More about cholesterol
In part one of this series of articles for Cholesterol Awareness Month, we learned some of the important facts that we need to know about cholesterol and how it can affect our health. In part two we're going to learn about some healthy foods to add to the diet which can help to reduce cholesterol and support better overall health.
Good for you food choices
Let's start by remembering that if a label says the product is low-fat or fat-free this often means it's been adulterated with chemicals that are probably not good for your health. For optimal health it's important to avoid a highly processed SAD (Standard American Diet) plan and instead eat real, whole foods which are delicious as well as nutritious.
Omega 3 fatty acids
These are excellent for heart health. Unfortunately our modern diet tends to be very high in omega 6s and does not include nearly enough omega 3s
- cold water fatty fish – such as salmon, tuna, and sardines,
- flax seeds
Adding fiber to your diet is a great idea not only for cardiac health but also for gut health. Helping to form bulk for your stools it also provides prebiotics, the food that the probiotics in your gut need to live.
- Whole grains such as buckwheat, quinoa, oatmeal (old fashioned rolled oats, oat groats, or steel-cut, NOT instant)
- Legumes – beans, lentils, chickpeas
Note: if you're not used to eating fiber start slow as too much can cause intestinal distress.
A delicious way to cook, dress salads, or create a dipping sauce, olive oil is a heart-healthy food that you want to make sure is part of your pantry. Be sure to choose extra virgin, cold-pressed olive oil as many “light” olive oils are highly processed and don't have the same benefits.
Sadly these days most people think that salad counts as a vegetable. But what they're really eating is nutritionally deficient iceberg lettuce with a few pieces of other vegetables, croutons, candy-coated nuts or dried fruit, and drowned in chemically laden, high-calorie dressing.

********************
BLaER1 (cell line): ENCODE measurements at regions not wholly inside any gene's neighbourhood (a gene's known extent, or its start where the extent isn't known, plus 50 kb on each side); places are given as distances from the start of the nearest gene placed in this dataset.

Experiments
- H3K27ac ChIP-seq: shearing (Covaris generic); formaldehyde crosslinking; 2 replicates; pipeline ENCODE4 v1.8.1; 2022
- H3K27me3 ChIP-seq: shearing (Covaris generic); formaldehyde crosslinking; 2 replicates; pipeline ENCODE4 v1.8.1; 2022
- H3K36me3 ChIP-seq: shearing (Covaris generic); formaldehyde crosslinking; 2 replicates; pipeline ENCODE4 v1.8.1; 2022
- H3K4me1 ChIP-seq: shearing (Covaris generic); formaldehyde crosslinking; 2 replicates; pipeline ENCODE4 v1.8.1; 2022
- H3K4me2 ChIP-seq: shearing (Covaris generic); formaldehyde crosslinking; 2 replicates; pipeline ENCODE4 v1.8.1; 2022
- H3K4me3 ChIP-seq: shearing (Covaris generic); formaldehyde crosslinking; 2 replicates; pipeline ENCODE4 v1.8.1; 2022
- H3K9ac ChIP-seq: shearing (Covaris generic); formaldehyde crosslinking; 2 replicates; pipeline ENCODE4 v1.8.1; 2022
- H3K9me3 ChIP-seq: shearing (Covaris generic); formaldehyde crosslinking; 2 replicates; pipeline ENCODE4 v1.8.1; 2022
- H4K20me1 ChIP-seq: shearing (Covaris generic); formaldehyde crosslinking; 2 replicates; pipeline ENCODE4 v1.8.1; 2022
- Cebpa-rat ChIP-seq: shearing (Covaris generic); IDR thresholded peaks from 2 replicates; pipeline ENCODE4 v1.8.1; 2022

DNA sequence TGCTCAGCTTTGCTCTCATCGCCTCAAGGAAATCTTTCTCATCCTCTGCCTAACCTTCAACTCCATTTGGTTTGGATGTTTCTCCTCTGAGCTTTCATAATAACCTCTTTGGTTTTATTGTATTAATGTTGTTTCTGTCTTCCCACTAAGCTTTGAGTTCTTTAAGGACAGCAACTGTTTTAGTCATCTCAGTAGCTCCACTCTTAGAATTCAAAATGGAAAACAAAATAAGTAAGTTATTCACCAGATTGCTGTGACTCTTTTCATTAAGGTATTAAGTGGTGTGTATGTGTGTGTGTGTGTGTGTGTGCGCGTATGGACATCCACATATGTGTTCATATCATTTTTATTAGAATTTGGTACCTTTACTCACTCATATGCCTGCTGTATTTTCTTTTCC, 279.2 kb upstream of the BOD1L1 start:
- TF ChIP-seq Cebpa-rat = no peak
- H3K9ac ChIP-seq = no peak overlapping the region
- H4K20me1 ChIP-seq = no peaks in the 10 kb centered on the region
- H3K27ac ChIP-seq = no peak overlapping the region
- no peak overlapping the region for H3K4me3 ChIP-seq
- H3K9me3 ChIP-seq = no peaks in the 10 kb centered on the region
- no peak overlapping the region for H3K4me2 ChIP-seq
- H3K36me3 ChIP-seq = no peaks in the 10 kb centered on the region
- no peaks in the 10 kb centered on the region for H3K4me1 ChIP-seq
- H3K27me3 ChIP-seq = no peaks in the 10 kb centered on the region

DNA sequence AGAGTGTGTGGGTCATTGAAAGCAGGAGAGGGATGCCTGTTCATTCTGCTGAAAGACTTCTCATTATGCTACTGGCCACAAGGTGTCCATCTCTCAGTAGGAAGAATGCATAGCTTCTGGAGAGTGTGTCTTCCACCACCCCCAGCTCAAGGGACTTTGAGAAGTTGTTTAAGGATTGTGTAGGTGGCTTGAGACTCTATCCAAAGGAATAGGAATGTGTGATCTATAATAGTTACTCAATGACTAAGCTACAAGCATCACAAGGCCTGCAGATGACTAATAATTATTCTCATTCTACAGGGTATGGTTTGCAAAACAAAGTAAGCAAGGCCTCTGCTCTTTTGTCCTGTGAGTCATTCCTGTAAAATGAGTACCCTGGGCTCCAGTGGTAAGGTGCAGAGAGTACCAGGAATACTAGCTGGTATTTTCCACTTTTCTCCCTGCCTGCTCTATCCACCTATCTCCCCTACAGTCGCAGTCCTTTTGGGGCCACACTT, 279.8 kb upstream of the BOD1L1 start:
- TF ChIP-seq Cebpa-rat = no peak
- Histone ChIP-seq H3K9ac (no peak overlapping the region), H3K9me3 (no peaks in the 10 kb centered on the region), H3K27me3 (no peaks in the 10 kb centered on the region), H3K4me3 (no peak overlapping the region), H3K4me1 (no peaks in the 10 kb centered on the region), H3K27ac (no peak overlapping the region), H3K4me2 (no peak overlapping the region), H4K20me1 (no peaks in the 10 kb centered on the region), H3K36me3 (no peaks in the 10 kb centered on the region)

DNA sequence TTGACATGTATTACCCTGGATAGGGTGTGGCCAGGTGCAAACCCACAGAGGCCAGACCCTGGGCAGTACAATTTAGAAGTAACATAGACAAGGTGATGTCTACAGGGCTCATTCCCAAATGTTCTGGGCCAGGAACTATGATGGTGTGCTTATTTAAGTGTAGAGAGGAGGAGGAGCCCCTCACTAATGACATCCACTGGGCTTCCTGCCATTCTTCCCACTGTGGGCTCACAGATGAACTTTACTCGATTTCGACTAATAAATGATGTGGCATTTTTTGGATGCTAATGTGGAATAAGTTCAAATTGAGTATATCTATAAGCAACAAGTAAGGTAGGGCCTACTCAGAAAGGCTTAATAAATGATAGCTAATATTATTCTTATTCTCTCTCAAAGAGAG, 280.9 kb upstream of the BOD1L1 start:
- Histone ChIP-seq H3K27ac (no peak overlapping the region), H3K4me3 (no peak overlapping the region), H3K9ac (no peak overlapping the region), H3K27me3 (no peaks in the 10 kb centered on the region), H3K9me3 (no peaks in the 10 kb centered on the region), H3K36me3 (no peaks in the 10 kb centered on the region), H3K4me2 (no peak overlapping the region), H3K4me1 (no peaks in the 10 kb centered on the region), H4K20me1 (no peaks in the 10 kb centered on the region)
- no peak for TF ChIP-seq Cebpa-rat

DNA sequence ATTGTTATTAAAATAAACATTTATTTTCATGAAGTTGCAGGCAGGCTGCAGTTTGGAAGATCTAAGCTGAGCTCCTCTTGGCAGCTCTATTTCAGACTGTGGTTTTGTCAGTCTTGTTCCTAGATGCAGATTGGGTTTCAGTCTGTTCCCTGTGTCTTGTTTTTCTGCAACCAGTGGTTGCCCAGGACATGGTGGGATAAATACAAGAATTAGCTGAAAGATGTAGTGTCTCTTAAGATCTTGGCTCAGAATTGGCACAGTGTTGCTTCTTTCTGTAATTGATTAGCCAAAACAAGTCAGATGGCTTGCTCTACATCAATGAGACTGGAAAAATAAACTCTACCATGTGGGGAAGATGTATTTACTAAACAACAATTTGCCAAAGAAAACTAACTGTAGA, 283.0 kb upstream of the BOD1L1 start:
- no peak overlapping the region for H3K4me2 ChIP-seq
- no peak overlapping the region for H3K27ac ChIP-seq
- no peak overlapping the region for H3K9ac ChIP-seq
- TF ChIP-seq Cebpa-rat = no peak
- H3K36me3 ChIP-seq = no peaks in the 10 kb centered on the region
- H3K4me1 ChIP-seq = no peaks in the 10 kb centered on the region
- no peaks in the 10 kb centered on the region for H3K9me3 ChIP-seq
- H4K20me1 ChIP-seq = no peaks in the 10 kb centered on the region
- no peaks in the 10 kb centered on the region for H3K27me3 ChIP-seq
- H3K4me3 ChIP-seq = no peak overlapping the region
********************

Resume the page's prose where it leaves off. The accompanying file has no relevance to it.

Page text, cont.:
If you're going to have some vegetables why not have a real vegetable packed with nutrients. Colorful, tasty, and good-for-you.
- avocados (high in monounsaturated fats)
- brassicas – broccoli, cauliflower, cabbage and Brussels sprouts(high in fiber and phytonutrients)
- tomatoes (lycopene is great for reducing LDL)
- sweet potatoes (high in beta-carotene and fiber)
Found in a number of delicious foods this category of antioxidants is highly supportive of heart health and a very delicious way to support lowering your cholesterol.
- Green tea
- red wine
- grape juice
- cocoa products (such as dark chocolate or cocoa powder) – due to caffeine and/or sugars these need to be eaten in moderation
How much to eat
The following are appropriate serving sizes for the foods referenced above. Food journaling is a good way to monitor how much and when you are eating so you can build your nutritional plan to incorporate more of these foods:
Protein – 6-8 ounces of animal protein / 12-24 ounces of vegetable protein
Leafy Greens – 3-4 cups per day
Colorful veggies – 2-3 cups per day
Complex Carbs – .5-1.5 whole grains / 2-3 medium root vegetables
Fruit – .5-1.5 cups
Booster foods – 2-4 tablespoons (seaweeds, greens powders, nutritional yeast, seeds, spices, and herbs)
Liquids – 1-3 cups per day (nourishing broth, green tea)
note: 3 tablespoons = 1 teaspoon
Check out Part Three – heart-healthy recipes.
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